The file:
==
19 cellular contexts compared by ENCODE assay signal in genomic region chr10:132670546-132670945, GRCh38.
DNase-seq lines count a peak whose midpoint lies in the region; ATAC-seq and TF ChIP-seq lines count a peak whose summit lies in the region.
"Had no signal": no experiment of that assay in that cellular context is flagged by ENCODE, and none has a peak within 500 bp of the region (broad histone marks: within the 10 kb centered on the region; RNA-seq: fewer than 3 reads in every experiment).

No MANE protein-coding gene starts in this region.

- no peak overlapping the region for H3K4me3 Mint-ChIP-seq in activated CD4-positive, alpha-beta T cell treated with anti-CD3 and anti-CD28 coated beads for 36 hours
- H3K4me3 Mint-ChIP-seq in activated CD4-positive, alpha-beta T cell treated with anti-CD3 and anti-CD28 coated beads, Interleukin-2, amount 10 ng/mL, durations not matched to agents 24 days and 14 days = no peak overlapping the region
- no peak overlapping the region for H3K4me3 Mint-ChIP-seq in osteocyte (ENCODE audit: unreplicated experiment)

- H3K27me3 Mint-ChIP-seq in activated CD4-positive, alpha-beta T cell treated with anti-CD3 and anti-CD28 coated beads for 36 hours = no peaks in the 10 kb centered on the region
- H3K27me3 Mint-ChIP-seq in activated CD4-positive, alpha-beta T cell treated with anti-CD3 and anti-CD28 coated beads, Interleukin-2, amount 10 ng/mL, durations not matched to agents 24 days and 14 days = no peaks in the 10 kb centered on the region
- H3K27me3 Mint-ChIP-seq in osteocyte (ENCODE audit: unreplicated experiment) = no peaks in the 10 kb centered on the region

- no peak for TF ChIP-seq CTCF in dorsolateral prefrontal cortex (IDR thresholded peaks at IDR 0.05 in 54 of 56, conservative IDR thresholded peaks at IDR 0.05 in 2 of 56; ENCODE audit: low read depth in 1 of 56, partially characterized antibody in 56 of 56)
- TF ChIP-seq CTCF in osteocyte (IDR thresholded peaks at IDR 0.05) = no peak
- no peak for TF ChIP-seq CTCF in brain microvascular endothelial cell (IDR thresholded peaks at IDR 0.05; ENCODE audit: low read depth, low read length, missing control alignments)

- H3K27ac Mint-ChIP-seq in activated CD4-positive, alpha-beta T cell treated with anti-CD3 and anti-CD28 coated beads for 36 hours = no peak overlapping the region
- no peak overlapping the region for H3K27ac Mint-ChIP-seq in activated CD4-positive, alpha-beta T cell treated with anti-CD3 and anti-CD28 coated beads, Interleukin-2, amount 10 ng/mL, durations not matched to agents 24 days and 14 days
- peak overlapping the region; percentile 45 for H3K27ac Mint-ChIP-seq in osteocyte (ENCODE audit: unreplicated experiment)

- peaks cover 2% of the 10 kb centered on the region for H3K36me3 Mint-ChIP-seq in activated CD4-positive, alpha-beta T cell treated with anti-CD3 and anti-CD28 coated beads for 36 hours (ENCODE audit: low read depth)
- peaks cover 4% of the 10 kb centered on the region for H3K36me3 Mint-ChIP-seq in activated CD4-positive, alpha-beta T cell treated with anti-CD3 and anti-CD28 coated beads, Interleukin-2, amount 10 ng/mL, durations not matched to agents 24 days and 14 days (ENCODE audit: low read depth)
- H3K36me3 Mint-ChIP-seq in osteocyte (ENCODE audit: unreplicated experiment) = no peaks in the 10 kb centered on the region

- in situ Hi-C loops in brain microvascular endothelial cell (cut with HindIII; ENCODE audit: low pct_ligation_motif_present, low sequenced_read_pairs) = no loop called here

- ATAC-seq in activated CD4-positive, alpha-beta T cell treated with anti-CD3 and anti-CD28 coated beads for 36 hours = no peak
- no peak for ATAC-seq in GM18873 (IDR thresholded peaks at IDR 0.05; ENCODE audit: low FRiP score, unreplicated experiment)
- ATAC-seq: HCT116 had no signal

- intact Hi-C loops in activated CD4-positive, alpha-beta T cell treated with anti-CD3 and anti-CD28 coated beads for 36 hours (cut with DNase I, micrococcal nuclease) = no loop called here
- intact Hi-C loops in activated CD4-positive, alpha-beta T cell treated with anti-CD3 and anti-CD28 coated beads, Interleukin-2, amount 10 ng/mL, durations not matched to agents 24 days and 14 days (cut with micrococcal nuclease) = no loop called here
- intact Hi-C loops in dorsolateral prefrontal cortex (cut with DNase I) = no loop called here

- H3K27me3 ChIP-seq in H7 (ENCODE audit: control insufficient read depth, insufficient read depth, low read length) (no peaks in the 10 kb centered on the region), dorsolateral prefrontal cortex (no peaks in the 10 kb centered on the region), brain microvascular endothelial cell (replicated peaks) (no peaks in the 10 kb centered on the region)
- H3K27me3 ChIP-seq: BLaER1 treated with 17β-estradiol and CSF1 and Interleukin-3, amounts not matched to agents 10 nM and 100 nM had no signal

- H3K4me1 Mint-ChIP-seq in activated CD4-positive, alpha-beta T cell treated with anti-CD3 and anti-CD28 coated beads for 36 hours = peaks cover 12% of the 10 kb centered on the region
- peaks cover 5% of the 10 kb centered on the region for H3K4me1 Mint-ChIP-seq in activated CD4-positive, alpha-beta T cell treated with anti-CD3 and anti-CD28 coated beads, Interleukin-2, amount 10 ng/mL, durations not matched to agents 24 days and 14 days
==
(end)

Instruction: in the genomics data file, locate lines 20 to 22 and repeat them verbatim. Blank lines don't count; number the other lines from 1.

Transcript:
- in situ Hi-C loops in brain microvascular endothelial cell (cut with HindIII; ENCODE audit: low pct_ligation_motif_present, low sequenced_read_pairs) = no loop called here

- ATAC-seq in activated CD4-positive, alpha-beta T cell treated with anti-CD3 and anti-CD28 coated beads for 36 hours = no peak
- no peak for ATAC-seq in GM18873 (IDR thresholded peaks at IDR 0.05; ENCODE audit: low FRiP score, unreplicated experiment)